On October 28, the third of three Fox News polls of this race was released; it was conducted October 24-27. Fox News is A-rated and has a historic Democratic bias of 1.8 points. The previous two polls, conducted September 26-29 and October 10-13, had shown McAuliffe leading by 4 and 11 points, respectively, among registered voters. The latter poll, meanwhile, showed McAuliffe leading by 5 points among respondents designated “likely” to vote (73% of registered voters). Already, we see two red flags: 1) the unusually-large six-point gap between registered and likely voters in the late-September poll, and 2) the 7-point increase among registered voters in just two weeks. The late October poll, meanwhile, showed Youngkin leading among registered voters by 1 point and by an astonishing 8 points among “likely” voters; this is by far the largest “topline” lead for Youngkin. Thus, in just four weeks, McAuliffe went from +4 to +11 to -1 among registered voters, which seems – implausible. Moreover, the mean gap of 6.5 points between registered and likely voters in the two October polls is much larger than the historic average of 1-2 points this late in a campaign. Still, this could suggest McAuliffe maintains an edge in the universe of all registered voters – and that the likely voter models are a bit too restrictive vis-à-vis Democrats, perhaps overcorrecting for the undercounting of Trump voters in 2020.
By comparison, the overall 10-poll rolling average went from McAuliffe+2.0 to McAuliffe+1.0 to McAuliffe-2.1 over this same four-week period. Much of this volatility (albeit matched in New Jersey and in generic ballot polls) can be attributed to these Fox News polls. Remove the most recent Fox News poll (or, for that matter, all three of them) and McAuliffe lead increases to 0.7 points overall, and to 0.2 points in October polling, while Youngkin’s lead over the last 15 polls drops to 0.8 points.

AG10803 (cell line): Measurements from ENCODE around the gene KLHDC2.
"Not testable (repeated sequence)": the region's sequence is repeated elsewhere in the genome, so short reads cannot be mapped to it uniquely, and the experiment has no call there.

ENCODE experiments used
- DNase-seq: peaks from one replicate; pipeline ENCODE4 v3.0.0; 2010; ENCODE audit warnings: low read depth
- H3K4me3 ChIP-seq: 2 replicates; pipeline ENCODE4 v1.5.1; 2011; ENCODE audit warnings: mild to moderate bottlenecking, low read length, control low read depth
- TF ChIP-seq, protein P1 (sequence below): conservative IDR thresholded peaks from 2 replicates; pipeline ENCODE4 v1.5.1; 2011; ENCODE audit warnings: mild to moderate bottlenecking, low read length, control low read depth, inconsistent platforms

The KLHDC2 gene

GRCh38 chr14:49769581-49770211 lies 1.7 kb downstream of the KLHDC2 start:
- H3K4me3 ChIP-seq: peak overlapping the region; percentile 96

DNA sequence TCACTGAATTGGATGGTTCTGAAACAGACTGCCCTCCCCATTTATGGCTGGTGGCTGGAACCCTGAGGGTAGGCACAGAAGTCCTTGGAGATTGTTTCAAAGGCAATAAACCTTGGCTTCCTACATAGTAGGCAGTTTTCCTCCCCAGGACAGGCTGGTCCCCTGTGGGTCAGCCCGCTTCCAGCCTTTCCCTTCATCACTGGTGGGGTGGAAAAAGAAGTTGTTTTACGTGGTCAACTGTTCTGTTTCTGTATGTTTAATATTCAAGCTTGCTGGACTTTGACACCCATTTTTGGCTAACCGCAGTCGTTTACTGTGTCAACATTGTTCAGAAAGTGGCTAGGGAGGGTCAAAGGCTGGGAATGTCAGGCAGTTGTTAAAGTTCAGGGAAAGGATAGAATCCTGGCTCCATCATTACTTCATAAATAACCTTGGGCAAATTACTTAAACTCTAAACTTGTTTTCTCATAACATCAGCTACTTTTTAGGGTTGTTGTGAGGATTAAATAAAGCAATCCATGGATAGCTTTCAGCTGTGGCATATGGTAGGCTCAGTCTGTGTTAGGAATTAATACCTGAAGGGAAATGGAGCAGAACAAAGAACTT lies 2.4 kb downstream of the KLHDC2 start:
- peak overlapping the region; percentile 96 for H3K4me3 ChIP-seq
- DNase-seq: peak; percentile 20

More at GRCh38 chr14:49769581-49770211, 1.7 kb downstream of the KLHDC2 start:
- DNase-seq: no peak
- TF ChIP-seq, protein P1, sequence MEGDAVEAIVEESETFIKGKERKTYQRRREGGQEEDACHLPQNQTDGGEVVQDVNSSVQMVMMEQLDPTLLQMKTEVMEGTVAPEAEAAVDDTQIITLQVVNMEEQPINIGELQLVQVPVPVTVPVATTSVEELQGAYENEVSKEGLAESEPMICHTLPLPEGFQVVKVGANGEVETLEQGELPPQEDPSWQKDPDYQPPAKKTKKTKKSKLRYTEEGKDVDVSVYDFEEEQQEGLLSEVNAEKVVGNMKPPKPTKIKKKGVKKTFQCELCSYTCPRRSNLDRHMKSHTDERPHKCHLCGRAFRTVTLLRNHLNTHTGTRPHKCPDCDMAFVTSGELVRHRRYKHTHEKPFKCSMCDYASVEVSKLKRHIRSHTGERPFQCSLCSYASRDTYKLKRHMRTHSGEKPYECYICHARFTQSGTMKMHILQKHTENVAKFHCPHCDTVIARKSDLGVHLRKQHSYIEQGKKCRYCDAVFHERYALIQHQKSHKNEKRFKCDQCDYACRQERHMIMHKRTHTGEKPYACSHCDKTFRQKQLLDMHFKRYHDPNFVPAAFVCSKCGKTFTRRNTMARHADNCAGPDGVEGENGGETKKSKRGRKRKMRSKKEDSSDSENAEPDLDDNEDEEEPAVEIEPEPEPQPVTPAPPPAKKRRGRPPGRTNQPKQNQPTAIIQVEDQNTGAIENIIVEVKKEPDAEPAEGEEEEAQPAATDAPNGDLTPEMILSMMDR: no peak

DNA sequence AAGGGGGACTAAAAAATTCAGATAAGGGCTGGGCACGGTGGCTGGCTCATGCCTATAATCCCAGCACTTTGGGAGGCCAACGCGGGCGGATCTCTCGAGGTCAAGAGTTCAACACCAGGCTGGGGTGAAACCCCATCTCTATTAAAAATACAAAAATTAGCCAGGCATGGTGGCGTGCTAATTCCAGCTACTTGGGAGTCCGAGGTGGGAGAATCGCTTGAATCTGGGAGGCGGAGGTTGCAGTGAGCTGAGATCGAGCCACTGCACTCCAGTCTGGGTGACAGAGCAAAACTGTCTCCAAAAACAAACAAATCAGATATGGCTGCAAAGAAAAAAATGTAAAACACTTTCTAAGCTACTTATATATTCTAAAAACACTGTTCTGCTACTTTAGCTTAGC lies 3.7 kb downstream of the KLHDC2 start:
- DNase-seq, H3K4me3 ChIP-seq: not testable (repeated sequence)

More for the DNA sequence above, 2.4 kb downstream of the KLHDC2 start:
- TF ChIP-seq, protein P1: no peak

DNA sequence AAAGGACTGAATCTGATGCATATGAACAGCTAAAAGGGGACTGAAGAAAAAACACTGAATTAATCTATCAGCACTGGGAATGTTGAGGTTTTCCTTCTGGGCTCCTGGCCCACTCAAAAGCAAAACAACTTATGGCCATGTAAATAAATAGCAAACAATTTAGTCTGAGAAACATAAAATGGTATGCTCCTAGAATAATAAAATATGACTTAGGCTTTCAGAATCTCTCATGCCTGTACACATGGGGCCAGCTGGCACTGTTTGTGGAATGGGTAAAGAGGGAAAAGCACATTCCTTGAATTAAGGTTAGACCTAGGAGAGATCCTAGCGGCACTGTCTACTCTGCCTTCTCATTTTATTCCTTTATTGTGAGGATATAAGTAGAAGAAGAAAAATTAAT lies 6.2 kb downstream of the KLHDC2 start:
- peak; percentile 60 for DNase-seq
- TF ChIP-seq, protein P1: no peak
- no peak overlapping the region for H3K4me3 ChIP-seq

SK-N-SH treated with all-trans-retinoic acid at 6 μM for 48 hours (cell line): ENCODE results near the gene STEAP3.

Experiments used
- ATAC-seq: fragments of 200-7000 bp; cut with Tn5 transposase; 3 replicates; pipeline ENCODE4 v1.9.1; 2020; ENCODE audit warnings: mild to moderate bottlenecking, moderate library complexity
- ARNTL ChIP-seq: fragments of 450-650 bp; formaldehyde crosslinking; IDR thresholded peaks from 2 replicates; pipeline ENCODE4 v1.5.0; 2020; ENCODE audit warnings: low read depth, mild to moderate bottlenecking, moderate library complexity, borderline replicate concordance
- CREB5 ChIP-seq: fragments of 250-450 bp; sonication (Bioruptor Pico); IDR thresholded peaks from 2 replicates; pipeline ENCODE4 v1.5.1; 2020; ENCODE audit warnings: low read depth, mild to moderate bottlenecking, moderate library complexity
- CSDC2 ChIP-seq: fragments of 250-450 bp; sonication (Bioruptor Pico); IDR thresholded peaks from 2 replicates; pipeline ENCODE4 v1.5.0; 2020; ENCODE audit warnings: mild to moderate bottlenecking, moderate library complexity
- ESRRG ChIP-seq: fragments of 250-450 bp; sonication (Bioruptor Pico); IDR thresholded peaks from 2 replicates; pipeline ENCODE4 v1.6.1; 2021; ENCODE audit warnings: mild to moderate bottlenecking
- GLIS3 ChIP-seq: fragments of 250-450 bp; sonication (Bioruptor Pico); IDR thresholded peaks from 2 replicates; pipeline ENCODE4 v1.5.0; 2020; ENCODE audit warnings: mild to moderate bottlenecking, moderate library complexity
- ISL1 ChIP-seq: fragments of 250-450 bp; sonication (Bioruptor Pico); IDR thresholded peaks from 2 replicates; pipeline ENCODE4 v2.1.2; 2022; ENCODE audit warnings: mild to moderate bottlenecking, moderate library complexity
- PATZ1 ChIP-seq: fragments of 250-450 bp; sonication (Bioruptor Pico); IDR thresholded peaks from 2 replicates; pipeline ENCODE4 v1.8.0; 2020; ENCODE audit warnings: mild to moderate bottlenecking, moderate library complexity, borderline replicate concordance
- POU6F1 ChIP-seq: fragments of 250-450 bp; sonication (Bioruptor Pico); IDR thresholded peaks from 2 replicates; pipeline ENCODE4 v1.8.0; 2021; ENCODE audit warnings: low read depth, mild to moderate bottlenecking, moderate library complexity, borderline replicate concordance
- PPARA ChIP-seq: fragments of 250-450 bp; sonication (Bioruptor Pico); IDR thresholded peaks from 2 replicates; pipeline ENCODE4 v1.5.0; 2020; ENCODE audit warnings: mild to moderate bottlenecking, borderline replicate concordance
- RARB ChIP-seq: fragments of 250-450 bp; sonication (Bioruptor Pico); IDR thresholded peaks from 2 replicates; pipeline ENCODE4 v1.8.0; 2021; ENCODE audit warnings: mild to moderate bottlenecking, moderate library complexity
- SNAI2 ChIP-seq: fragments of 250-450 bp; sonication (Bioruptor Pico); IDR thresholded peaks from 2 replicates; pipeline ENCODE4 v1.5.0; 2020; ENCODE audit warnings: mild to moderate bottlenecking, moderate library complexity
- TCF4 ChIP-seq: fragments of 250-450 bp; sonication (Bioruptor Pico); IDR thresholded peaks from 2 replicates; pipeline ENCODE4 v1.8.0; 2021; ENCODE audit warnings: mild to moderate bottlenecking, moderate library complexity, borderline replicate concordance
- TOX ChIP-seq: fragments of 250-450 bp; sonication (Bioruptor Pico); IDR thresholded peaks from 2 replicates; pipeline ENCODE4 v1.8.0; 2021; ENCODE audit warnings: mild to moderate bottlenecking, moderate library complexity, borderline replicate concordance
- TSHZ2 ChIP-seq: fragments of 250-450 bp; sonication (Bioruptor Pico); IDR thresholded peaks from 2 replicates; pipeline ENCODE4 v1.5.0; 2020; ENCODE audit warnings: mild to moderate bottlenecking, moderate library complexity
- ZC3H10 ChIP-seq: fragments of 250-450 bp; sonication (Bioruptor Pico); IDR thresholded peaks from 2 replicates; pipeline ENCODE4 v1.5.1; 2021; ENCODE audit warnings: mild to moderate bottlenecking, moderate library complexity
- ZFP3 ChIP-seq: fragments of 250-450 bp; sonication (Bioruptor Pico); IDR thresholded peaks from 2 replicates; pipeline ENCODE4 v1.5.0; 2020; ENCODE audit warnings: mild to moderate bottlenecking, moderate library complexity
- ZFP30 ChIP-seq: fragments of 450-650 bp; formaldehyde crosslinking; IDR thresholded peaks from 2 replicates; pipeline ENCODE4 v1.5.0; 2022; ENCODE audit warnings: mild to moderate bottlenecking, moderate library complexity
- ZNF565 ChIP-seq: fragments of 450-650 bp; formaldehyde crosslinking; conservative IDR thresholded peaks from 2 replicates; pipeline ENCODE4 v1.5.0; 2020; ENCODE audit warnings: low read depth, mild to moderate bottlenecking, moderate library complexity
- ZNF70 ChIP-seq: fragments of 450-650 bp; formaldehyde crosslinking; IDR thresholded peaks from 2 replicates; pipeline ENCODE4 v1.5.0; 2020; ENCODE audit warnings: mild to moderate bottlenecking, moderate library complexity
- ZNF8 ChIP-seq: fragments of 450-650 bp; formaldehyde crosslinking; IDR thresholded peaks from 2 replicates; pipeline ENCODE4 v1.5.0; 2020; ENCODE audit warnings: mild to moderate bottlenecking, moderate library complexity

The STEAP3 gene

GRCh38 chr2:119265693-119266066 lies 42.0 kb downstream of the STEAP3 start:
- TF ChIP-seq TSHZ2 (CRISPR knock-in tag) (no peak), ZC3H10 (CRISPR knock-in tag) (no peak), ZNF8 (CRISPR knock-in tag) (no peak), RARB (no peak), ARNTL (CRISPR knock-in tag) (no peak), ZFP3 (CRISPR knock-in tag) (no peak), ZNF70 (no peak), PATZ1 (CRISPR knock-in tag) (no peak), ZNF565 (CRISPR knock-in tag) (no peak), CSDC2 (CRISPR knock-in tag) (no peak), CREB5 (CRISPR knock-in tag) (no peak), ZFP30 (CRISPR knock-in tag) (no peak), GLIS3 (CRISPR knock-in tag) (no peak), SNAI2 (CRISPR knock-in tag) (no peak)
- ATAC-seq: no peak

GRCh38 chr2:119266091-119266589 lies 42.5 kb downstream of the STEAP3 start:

Furthermore, consider the highly-rated Washington Post (A+, D+0.9) and Emerson College (A-, D+0.8) polls. In early September, the former poll gave McAuliffe a 3-point led among likely voters, which dropped to 1 point in late October. At the same time, Emerson went from even in early October to McAuliffe+1 in late October among likely voters. All four outcomes are within the margins of error of the other three, making it difficult to say whether the margins changed or not. This consistency, though, contrasts strongly with the extreme volatility of the Fox News polling. In fact, taking just the average of the most recent Washington Post and Emerson College polls, along with one from Suffolk University (B+, D+0.9), shows McAuliffe ahead 0.3 points in the raw margins and Youngkin ahead 0.2 points after adjusting for historic bias. I think these three polls give the most accurate picture of the campaign – effectively a coin flip – at least as of October 23 or so.
On balance, I still think McAuliffe is the barest of favorites (on the order of 5:4) based upon his apparent strength among registered voters, a record number of early voters, and Virginia’s increasing Democratic lean. My – hunch – is the few remaining undecideds will break even for a projected Election Day margin of 0.5 points – something on the order of McAuliffe 49.5%, Youngkin 45.0%, Blanding et al 1.5%. That said, anything from McAuliffe winning by 4 points to Youngkin winning by 3 points remains plausible, if not probable.
We shall see shortly both who actually wins and just how good my projections are.
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 726 likely voters, 1,004 registered voters